Saturday, April 13, 2013

What's New? Stacking the Shelves

Stacking the Shelves is a weekly meme hosted by Tynga's Reviews. Pop on over there to share your new books and ogle what other bloggers got.

For review:

A Summer of Sundays by Lindsay Eland. 372 p. EgmontUSA, July 9, 2013. 9781606840306.

Publisher synopsis:

Fans of The Mother Daughter Book Club (Heather Vogel Fredericks) and The Wedding Planner's Daughter (Coleen Paratore) series will fall in love with the humor, classic charm, and very determined heronine of Lindsay Eland's sophomore novel.
When you're the third of six kids, it's easy to get lost in the shuffle, but Sunday Fowler is determined that this summer she'll find the one thing that makes her stand out from her siblings.
And when she discovers a silver box in the basement of the library her parents are renovating, she might just have found something to gain her the attention she so craves. Inside is a series of letters addressed to "The Librarian" and a manuscript. But who wrote them? With the help of annoying neighbor-turned-new-friend Jude, Sunday is determined to track down the author. And when she unveils this novel to the world, she'll be famous!

As a matter of fact, I did enjoy the one Mother Daughter Book Club that I read as well as the one Wedding Planner's Daughter book. I'm reading this to review for SLJ. 

I was lucky enough to snag an invite to the Little Brown Fall Preview and even luckier not to have to take a personal day to attend as I was off for spring break. There are lots of cool titles in the pipeline. I really wanted to blog about it by now, but I've been busy with chores. I snagged these two to take home with me. Cover art is not yet available online:

Zombie Baseball Beatdown by Paolo Bacigalupi. 292 p. Little, Brown and Company, September, 2013. 978316220781.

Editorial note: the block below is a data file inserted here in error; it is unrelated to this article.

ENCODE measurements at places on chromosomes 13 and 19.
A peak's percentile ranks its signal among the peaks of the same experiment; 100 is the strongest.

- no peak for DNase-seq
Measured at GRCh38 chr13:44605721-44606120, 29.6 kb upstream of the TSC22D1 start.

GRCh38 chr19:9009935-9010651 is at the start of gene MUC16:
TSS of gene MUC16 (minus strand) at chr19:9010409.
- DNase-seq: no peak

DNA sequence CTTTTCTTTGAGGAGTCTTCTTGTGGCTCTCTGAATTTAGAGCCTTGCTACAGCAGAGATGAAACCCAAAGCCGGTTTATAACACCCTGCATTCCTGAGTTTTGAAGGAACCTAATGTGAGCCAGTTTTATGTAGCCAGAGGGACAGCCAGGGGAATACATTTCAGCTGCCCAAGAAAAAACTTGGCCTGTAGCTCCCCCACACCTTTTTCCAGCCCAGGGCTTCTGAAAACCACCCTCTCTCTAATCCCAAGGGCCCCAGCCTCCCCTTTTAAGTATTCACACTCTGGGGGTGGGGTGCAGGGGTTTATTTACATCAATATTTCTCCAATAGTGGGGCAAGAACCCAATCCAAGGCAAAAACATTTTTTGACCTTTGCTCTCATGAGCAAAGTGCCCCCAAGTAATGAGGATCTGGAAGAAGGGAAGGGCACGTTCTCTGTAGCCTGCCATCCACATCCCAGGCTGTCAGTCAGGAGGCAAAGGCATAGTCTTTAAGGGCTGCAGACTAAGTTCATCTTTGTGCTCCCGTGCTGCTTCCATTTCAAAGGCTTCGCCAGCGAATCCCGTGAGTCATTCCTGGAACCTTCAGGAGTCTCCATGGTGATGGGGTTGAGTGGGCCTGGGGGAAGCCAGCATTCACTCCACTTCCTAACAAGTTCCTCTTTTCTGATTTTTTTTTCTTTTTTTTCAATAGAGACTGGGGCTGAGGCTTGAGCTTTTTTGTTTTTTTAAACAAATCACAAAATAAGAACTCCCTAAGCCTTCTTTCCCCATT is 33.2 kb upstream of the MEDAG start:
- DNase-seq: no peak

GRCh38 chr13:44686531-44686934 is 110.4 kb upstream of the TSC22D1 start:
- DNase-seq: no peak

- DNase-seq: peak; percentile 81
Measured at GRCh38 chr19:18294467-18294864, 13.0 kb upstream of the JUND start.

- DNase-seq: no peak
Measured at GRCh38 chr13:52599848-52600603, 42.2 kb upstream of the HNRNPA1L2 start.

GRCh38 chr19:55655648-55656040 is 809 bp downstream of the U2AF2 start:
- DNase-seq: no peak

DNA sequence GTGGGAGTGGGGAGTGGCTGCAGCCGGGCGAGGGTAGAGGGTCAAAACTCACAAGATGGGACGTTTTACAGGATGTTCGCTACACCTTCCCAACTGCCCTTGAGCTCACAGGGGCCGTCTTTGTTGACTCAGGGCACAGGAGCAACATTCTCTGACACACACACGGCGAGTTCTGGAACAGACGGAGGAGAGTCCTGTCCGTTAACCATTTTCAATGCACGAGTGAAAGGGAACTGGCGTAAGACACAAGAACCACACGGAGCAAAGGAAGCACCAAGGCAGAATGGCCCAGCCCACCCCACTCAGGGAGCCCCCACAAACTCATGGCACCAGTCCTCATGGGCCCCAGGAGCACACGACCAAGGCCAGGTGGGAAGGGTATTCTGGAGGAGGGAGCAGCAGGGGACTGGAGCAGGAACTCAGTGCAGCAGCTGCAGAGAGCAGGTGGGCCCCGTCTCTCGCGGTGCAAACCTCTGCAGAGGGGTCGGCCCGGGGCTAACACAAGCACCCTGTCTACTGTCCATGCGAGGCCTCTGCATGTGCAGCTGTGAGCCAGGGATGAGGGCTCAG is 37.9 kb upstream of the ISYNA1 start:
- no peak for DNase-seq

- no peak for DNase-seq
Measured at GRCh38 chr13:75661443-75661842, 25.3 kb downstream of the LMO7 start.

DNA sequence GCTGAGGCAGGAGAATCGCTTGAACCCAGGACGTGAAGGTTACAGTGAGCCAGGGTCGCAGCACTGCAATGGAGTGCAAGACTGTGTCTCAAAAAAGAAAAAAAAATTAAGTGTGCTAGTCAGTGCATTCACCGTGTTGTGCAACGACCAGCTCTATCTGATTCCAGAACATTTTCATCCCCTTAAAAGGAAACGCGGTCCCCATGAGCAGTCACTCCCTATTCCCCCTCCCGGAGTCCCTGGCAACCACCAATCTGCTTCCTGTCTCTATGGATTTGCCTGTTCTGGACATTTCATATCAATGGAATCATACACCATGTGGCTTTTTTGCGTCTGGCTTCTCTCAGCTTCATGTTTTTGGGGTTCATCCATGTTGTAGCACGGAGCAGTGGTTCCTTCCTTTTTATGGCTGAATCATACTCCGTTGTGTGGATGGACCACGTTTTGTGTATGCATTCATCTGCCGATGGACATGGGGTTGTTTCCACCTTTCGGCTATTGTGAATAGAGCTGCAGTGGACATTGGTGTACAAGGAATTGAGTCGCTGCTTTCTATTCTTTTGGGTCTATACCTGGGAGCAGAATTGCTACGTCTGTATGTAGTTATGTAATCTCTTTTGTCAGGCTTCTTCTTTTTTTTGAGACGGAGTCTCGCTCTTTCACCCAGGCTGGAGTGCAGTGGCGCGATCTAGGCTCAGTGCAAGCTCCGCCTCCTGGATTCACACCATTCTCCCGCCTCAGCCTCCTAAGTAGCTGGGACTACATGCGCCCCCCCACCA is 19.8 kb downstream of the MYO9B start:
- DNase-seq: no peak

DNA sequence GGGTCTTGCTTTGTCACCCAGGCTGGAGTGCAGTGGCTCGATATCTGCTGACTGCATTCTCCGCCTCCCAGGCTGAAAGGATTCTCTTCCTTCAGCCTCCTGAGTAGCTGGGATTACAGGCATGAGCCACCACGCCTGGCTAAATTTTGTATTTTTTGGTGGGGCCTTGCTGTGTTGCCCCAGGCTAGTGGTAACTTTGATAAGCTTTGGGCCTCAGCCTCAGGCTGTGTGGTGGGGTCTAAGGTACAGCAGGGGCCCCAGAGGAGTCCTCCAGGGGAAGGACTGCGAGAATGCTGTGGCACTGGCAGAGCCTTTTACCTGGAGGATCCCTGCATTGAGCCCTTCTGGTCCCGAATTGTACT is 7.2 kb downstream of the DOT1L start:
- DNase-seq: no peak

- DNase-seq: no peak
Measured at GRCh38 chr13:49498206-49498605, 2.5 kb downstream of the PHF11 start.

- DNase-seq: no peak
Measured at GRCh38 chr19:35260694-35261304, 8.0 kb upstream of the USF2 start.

Publisher synopsis: 

In this inventive, fast-paced novel, New York Times bestselling and Printz Award-winning author Paolo Bacigalupi takes on hard-hitting themes--from food safety to racism and immigration--and creates a zany, grand-slam adventure that will get kids thinking about where their food comes from.

The zombie apocalypse begins on the day Rabi, Miguel, and Joe are practicing baseball near their town's local meatpacking plant and nearly get knocked out by a really big stink. Little do they know the plant's toxic cattle feed is turning cows into flesh-craving monsters! The boys decide to launch a stealth investigation into the plant's dangerous practices, unknowingly discovering a greedy corporation's plot to look the other way as tainted meat is sold to thousands all over the country. With no grownups left they can trust, Rabi and his friends will have to grab their bats to protect themselves (and a few of their enemies) if they want to stay alive...and maybe even save the world.

Love Bacigalupi's YA - Ship Breaker and Drowned Cities and am very eager to read his MG debut.

Roomies by Sara Zarr and Tara Altebrando. 279 p. Little, Brown and Company, December, 2013. 9780316217521.

This one isn't in any of the online bookstores yet. It's not even in Goodreads. The back cover lists a December pub date, the copyright page says 2014. That's good since I haven't yet gotten to Zarr's latest, The Lucy Variations. 

Here's the description from the back of the arc:

It's time to meet your new roomie. 

When East Coast native Elizabeth receives her freshman-year roommate assignment, she shoots off an e-mail to coordinate the basics: television, microwave, min-fridge. That first note to San Franciscan Lauren sparks a series of e-mails that alters the landscape of each girl's summer-and raises question about how two girls who are so different will ever share a dorm room.

As the countdown to college begins, life at home becomes increasingly complex. With family relationships and childhood friendships strained by change, it suddenly seems that the only people Elizabeth and Lauren can rely on are the complicated new boys in their lives...and each other. Even though they've never met.

Sounds like fun. Oh. And the cover art of this one is not final.

That's what's new with me? What's new with you?

Happy Reading!

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